For example, City of St. Paul does APS on all legs of all new lights, as does Mn/DOT (except for the many legs where they simply remove crosswalks). Dakota County also does it for all legs, even though major street sidewalks get a walk signal by default. On the other hand, Hennepin County and City of Minneapolis continue to install inferior, non-APS equipment at many intersections, and only use APS selectively. It seems to be where vision impairment or possible cognitive issues are anticipated.

              So I assume in the case of 28th/Grand, there was probably some demand from elderly, vision-impaired, or some other user group that would benefit from APS.

              However, I don’t know why you wouldn’t be happy to get it. I think APS provides a superior experience for all users (except for the condescending signs). The button orientation and arrows make it much clearer which button corresponds to which leg. The audible countdown can be beneficial if sunlight makes the visual countdown hard to read. And the red light that indicates when a button has been pushed — very helpful if you arrive at an intersection where somebody is already waiting. (Otherwise you need to have faith they pushed it, or awkwardly second-guess them by pushing it again.)

              1. Monte Castleman Post author

                Is there an example of a recent installation of non-APS equipment? Another possibility is that Minneapolis reuses old equipment to a degree not done by other agencies so they may be recycling, or using up the last of “the old stuff” in the shop. Hennepin County has also diverged to “doing their own thing” with signals, they have not switched to galvanized poles and introduced a unique street light arm used nowhere else in the state.

                Although it may not be, strictly speaking, a legal requirement, Mn/DOT is obligated to phase it in due to their ADA transition plan. Several years ago I read that it was a result of a lawsuit or potential lawsuit from disability rights advocates, and that all signals had to be upgraded in the next 10 years or so (I forget the exact date), but that documented, like a lot of stuff on Mn/DOT’s site has disappeared, and now there seems to be no specific deadline, just that they anticipate it being done by 2030. If there was indeed a deadline at one point that may be why some of this ridiculousness occurred..

                1. Sean Hayford OlearySean Hayford Oleary

                  Within Minneapolis: 56th & Lyndale (2013), all Chicago Ave S signals (2013). 2014: Nicollet & 38th (no push buttons at all). Nicollet and 40th (non-APS push buttons for 40th).

                  Hennepin County examples — best example is along France Ave, all new ped crossing equipment, but exclusively non-APS buttons.

                2. Sean Hayford OlearySean Hayford Oleary

                  As an aesthetic detail, I actually really like the signal arm Hennepin County uses — the arc. I also like the Minneapolis one, straight out. Both I think are a much cleaner look than the truss Mn/DOT, Dakota County, and others use.

                  Note that even Mn/DOT does not use the galvanized poles in many towns/urban areas. See the relatively new signals in Lindström. Since Hennepin County signals are mostly urban/suburban, I understand why they wouldn’t really be using galvanized. (Which holds up great, but is pretty unsightly.)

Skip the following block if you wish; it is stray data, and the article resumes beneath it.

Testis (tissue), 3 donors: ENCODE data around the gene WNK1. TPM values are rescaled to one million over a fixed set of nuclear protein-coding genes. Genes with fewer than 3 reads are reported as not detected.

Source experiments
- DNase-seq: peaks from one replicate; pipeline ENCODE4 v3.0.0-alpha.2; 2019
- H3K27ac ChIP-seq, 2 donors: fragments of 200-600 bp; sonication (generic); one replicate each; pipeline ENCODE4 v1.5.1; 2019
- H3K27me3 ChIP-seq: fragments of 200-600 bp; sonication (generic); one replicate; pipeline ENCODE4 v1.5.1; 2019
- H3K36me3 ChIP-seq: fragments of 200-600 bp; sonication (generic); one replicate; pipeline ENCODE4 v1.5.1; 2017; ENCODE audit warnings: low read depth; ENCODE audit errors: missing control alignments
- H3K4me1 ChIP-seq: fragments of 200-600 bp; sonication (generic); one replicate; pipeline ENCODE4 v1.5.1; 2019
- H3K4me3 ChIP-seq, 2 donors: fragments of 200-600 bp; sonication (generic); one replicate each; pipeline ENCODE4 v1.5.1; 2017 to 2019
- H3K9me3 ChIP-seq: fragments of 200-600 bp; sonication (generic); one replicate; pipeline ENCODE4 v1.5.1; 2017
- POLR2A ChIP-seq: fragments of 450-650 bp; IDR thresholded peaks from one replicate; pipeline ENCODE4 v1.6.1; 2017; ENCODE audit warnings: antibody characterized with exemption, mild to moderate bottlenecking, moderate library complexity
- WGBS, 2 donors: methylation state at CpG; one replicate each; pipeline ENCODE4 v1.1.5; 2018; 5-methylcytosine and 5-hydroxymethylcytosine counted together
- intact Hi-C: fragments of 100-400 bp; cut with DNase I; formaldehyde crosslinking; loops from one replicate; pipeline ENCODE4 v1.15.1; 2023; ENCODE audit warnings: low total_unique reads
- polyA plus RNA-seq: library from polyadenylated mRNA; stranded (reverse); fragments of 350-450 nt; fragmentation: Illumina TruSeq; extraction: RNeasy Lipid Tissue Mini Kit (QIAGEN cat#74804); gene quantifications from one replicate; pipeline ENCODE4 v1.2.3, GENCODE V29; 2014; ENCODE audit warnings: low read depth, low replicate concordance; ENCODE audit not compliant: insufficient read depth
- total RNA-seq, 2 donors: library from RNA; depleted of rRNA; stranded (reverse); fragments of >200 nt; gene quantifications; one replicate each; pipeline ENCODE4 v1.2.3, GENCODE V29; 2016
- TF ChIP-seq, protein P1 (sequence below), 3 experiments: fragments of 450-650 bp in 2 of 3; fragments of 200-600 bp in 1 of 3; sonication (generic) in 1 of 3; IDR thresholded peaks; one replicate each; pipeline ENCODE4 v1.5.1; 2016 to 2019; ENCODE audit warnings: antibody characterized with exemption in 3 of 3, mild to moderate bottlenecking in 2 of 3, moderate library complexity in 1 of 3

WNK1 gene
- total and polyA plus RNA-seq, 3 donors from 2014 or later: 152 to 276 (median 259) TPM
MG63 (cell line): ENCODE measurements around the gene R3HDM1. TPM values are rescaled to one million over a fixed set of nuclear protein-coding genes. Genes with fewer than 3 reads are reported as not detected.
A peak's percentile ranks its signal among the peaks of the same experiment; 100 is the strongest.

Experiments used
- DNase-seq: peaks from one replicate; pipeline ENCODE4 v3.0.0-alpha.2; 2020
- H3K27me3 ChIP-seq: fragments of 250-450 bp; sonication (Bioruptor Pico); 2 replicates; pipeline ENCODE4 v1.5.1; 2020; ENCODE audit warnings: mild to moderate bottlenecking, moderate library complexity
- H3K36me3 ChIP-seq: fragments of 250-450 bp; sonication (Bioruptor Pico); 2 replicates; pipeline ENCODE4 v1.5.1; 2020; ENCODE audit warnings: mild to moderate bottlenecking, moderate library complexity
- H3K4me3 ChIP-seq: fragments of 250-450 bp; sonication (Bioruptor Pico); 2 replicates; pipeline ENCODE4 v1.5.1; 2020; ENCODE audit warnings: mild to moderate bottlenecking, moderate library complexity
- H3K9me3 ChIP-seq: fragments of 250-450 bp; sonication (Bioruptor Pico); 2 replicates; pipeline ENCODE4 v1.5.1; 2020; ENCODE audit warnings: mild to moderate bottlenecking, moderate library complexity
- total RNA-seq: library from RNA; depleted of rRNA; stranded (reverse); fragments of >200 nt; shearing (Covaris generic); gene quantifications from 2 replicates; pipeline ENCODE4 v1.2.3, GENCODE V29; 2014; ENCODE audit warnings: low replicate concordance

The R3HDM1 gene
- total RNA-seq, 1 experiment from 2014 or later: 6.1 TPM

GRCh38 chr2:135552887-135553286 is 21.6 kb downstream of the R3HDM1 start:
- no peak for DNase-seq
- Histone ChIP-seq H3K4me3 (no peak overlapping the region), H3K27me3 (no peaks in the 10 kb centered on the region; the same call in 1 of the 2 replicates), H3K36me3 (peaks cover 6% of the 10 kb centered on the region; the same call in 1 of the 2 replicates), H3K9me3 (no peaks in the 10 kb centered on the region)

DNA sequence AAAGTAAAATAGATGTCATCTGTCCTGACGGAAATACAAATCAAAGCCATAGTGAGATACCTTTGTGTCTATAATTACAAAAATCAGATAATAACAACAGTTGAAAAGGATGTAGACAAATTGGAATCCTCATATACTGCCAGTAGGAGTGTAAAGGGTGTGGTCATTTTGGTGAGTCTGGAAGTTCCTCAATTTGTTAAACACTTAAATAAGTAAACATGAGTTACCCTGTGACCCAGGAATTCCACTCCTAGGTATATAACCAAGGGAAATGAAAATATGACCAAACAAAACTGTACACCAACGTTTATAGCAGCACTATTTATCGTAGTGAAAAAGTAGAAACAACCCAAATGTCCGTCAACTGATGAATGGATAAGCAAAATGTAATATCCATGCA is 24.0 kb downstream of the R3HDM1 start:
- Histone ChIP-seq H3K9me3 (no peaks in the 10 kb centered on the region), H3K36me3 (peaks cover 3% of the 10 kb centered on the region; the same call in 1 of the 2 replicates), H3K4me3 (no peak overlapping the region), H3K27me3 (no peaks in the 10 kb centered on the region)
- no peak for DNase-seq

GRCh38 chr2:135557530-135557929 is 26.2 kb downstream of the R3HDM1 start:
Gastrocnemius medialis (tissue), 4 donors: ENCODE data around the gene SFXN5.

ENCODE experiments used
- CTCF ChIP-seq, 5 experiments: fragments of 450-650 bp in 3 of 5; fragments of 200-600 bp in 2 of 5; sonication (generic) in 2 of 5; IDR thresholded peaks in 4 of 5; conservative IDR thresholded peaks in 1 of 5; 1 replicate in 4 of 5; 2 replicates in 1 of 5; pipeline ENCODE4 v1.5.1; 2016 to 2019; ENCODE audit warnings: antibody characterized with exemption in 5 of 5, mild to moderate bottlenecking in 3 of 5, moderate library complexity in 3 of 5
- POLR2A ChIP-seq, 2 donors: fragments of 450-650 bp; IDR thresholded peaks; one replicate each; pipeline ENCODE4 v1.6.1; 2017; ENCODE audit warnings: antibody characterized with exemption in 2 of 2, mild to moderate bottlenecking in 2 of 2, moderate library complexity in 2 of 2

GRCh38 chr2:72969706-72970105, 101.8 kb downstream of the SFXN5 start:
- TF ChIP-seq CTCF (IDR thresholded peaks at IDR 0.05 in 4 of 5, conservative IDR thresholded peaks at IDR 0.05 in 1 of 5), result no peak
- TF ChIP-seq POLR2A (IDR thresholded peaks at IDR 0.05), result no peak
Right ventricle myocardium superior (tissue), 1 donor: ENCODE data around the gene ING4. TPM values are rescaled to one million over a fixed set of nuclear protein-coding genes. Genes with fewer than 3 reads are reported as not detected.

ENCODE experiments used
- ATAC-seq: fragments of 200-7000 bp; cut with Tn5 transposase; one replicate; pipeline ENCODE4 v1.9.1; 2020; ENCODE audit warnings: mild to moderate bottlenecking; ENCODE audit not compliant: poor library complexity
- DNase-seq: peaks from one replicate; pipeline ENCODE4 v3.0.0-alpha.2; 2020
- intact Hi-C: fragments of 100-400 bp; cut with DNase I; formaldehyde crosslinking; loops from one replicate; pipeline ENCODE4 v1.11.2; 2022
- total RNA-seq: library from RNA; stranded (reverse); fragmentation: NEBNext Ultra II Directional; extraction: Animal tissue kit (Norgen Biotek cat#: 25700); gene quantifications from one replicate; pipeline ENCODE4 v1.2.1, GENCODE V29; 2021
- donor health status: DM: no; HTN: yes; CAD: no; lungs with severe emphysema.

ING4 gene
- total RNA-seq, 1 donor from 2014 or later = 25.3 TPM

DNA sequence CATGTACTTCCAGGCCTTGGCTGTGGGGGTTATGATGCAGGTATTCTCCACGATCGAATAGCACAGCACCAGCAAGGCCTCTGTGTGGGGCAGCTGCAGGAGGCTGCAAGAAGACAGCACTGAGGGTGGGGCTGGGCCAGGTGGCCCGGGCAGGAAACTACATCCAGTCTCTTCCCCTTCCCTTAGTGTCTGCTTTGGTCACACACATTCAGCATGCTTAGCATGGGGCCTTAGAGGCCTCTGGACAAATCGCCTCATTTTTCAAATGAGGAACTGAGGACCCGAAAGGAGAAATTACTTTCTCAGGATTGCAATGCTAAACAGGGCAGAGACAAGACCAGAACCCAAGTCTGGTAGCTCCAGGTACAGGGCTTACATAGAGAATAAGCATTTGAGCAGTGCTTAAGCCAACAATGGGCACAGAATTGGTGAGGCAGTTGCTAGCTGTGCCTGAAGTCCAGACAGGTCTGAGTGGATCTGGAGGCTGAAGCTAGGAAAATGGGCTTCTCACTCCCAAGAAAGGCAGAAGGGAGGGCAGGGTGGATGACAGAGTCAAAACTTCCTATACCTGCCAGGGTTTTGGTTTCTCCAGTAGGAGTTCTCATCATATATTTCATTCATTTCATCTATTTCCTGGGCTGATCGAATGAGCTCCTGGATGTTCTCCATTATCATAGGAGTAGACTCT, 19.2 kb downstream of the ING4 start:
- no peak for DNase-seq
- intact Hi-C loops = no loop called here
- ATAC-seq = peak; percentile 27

1. Monte Castleman Post author

                    I believe the Lindstrom signal is paint over galvanized. Mn/DOT will still let a local agency paint a signal if they want something other than a bare galvanized finish, but since it’s now entirely aesthetics the local agency has to pay the entire cost to paint it.

              2. Nathanael

                So here’s the thing: you can have APS without having “beg buttons”.

                The classic version is for the signals to announce the pedestrian phases audibly every time, automatically. (The pedestrian phases are still automatic with every light change.)

                This may lead to noise pollution complaints. So the alternative version is to have buttons which do nothing but turn the audible announcements on. They’re not beg buttons.

                1. Nathanael

                  Honestly, if you read the manual on APS which Sean linked to, you’ll notice that nothing in it requires pushbuttons at all. There’s a list of “common features” which are said to be not exclusive and not necessarily required.

        2. Monte Castleman Post author

          Where’s a specific New York signalized intersection that is ADA compliant that does not have pedestrian push buttons? Although as you point out the requirement could in theory be met by not having an active button, in practice the button, speaker, controller, and vibrating arrow all come packaged as one system and it seems just omitting the button component the cost savings would be minimal compared to the cost of having two different products. If there’s an alternative omitting the buttons I’ve not seen it, and it’s not on Mn/DOT’s approved product list.

          So they just install button everywhere even in cases like on University where the button itself is redundant. I can also see pedestrians approaching a buttonless unit and getting confused when they can’t find the button, or pressing on the tactile arrow doesn’t do anything.